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Education Select Committee chairman calls for GCSEs to be scrapped
The chairman of the Education Select Committee is expected to call for GCSEs to be scrapped and says England’s education system is in need of a radical overhaul.
Former Tory minister Robert Halfon says GCSEs for 16-year-olds have become "pointless".
The MP for Harlow is advocating GCSEs to be replaced by a baccalaureate at age 18 which recognises academic and technical skills, and personal development because the current exams have become "pointless".
Halfon is due to address an audience of people from the education sector at the Cabinet War Rooms, and is expected to tell them an emphasis on a “knowledge-rich curriculum”, is required through performance measures like the EBacc.
Speaking at the launch of the Edge Future Learning Project Based Learning Toolkit for teachers and schools, he is expected to say: “I fully support the need for every young person to be able to access through their schooling, a working knowledge of our cultural capital, our history and our literature.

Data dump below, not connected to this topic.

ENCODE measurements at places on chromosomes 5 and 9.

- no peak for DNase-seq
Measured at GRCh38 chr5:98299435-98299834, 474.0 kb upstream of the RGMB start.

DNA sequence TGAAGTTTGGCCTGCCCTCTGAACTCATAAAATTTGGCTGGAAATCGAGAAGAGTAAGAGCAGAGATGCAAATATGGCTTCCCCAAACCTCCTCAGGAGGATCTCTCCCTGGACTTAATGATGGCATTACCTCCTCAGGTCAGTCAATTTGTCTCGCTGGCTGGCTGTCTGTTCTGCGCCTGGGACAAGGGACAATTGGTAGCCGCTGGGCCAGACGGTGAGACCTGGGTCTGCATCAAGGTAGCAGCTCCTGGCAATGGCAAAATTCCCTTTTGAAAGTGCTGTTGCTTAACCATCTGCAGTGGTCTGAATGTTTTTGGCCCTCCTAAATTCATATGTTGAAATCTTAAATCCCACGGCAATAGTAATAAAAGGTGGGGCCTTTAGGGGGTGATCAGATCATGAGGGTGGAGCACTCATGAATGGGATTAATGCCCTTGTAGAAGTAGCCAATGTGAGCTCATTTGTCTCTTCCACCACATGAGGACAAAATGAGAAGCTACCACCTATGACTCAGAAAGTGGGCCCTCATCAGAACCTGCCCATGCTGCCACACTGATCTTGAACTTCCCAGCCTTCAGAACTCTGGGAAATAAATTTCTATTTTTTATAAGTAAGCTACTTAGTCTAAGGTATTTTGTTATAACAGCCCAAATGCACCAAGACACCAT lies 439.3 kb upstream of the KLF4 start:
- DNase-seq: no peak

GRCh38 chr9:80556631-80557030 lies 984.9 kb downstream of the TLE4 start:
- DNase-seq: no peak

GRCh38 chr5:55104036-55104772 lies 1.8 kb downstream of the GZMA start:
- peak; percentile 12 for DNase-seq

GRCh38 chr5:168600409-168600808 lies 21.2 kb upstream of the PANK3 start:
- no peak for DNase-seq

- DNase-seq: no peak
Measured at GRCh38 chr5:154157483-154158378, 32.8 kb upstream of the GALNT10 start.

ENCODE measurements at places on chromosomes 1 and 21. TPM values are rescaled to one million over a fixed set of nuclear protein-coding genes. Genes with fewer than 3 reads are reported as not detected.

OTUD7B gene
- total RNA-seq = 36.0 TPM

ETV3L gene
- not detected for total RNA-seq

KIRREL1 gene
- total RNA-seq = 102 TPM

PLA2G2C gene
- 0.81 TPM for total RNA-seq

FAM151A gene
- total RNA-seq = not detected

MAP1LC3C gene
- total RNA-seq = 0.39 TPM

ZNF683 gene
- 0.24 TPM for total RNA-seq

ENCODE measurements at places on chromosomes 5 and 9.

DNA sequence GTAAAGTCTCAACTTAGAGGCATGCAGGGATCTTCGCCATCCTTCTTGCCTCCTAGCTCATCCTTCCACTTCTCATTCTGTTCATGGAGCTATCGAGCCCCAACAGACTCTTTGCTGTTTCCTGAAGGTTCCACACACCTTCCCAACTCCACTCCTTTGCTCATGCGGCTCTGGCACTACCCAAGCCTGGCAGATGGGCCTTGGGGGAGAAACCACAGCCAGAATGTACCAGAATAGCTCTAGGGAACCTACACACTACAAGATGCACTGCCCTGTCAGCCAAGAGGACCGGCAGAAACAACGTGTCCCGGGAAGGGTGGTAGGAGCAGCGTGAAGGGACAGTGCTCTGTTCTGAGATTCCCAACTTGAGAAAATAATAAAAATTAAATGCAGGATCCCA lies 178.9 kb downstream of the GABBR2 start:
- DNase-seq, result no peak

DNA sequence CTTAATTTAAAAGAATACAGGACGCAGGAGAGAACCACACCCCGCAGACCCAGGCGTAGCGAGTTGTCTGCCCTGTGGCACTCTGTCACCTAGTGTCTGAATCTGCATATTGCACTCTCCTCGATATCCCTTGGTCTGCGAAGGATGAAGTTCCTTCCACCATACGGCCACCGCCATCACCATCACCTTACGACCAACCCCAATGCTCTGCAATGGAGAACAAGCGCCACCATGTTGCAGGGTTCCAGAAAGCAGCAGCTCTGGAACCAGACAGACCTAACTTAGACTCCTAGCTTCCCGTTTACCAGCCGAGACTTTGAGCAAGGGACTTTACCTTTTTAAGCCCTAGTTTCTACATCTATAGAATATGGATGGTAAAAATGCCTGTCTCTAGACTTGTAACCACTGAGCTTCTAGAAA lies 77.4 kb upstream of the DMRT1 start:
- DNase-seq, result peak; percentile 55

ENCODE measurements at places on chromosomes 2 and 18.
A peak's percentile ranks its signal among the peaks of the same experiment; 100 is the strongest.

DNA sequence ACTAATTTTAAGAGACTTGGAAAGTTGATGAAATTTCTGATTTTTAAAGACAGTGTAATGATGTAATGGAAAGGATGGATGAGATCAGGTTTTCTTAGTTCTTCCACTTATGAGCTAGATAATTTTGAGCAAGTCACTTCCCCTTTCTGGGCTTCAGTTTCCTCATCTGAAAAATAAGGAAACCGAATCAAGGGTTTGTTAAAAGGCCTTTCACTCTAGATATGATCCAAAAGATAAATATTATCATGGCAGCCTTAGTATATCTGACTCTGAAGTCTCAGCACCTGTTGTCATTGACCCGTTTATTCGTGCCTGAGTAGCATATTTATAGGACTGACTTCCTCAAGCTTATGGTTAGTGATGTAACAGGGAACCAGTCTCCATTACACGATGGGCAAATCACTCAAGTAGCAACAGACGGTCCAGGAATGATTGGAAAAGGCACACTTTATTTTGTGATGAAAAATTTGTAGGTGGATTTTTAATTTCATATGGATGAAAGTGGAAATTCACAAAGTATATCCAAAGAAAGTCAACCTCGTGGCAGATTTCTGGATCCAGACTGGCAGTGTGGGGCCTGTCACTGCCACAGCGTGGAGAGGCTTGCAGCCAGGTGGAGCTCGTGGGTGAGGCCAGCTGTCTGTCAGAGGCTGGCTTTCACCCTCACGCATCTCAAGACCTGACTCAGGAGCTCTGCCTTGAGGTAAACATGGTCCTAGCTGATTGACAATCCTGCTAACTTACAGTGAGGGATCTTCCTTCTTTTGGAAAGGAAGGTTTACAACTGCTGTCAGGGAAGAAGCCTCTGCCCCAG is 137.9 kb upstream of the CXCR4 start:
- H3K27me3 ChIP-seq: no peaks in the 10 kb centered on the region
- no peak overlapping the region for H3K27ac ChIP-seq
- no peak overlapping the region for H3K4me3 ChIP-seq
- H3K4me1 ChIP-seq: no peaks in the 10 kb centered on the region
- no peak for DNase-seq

“But it is also essential that we are developing our next generation of engineers, entrepreneurs and designers.
“All young people should have access to the technical and creative subjects that will give them the skills that employers are looking for."
Geoff Barton, leader of the ASCL head teachers' union, backed the underlying principle.
"GCSEs are a product of a different era when many young people left education at the age of 16, but this is no longer the case, and young people are now expected to remain in full-time education or training until the age of 18.
"It would therefore make a great deal of sense to replace GCSEs with some sort of light-touch assessment which would help determine post-16 routes rather than persisting with high-stakes GCSEs."
Lord Baker, who brought in GCSEs, said the exams, which were first introduced in 1988 were now "redundant".
However, a government spokesman defended the value of GCSEs as "the gold standard qualification at age 16 and a passport to further study and employability".Read more